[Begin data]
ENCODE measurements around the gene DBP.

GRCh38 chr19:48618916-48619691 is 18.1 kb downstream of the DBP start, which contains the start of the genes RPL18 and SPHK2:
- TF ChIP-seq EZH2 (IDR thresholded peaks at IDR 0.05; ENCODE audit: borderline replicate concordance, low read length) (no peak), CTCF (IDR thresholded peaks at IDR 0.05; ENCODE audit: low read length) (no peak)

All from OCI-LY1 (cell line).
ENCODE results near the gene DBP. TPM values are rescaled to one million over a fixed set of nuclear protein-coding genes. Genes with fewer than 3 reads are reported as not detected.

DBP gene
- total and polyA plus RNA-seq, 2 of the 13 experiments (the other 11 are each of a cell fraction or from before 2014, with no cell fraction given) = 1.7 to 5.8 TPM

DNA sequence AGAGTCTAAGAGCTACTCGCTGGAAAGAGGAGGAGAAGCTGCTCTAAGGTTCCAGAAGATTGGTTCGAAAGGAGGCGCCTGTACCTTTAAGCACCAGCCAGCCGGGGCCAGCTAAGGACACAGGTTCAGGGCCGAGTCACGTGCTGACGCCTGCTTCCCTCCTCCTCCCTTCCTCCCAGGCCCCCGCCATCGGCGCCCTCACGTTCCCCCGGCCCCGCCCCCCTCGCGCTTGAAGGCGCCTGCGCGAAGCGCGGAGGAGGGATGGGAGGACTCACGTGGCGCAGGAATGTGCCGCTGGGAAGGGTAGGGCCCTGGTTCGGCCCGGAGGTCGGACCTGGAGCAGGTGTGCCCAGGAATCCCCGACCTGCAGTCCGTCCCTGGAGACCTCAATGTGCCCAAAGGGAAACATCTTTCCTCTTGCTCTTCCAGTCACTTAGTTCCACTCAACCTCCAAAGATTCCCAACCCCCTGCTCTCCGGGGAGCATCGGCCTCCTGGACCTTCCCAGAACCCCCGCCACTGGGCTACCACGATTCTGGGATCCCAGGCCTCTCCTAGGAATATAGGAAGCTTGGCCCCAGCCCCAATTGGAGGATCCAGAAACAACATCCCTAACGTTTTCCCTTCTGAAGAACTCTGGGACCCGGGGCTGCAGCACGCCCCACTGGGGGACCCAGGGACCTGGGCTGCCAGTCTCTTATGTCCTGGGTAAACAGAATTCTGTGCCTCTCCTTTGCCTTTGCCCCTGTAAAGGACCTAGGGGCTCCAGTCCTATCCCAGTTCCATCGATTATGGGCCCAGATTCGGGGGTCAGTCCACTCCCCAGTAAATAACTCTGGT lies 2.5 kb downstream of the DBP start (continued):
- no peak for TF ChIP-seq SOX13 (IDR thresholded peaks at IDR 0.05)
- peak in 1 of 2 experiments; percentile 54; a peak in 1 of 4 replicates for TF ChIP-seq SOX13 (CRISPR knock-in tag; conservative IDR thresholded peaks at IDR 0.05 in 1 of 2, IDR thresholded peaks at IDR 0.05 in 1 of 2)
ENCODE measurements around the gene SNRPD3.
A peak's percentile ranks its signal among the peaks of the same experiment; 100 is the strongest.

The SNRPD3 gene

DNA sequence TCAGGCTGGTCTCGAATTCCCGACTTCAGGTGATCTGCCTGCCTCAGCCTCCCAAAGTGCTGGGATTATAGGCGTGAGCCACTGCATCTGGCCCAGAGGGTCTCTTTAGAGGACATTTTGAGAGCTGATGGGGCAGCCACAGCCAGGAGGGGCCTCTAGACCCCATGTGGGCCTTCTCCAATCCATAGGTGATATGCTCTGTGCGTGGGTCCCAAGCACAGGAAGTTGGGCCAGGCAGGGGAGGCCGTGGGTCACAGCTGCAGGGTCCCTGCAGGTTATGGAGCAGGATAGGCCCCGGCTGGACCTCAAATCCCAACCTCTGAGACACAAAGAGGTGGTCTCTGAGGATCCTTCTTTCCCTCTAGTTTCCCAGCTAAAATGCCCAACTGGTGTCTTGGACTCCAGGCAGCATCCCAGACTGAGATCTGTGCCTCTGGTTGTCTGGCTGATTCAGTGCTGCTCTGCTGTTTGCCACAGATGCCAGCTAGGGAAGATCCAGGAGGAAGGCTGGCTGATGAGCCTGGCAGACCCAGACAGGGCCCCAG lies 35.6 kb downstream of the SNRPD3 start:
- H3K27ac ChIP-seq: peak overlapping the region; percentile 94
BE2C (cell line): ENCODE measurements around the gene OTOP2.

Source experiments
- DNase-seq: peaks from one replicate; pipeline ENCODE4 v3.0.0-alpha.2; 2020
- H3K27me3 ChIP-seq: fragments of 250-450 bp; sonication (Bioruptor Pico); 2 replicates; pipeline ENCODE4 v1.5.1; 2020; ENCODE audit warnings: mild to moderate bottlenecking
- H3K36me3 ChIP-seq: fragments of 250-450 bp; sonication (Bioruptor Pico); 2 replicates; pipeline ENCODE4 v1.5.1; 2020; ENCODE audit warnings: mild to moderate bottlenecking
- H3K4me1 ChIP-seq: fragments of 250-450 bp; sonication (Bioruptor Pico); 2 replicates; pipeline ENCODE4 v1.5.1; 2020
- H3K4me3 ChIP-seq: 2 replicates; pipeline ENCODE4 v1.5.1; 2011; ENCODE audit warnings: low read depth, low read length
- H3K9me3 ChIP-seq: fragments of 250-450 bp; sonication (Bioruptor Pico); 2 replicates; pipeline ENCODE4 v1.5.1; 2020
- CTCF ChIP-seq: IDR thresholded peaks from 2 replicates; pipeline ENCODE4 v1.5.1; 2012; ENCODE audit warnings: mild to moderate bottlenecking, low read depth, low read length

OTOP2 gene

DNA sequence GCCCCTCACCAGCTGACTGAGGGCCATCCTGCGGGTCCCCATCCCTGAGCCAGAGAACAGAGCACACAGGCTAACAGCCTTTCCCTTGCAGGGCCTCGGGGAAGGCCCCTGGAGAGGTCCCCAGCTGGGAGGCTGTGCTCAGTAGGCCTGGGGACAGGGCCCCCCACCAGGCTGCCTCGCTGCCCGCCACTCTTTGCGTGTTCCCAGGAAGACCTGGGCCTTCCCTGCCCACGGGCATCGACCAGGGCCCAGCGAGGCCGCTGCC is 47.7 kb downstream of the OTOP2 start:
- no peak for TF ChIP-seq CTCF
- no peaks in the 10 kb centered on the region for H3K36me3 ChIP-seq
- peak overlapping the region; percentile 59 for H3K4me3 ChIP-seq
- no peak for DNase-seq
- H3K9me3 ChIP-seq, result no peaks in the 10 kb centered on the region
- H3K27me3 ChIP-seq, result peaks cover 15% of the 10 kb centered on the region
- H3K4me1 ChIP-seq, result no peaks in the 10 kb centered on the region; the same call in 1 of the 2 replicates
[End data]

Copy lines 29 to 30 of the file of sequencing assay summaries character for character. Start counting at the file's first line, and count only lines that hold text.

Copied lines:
- peak overlapping the region; percentile 59 for H3K4me3 ChIP-seq
- no peak for DNase-seq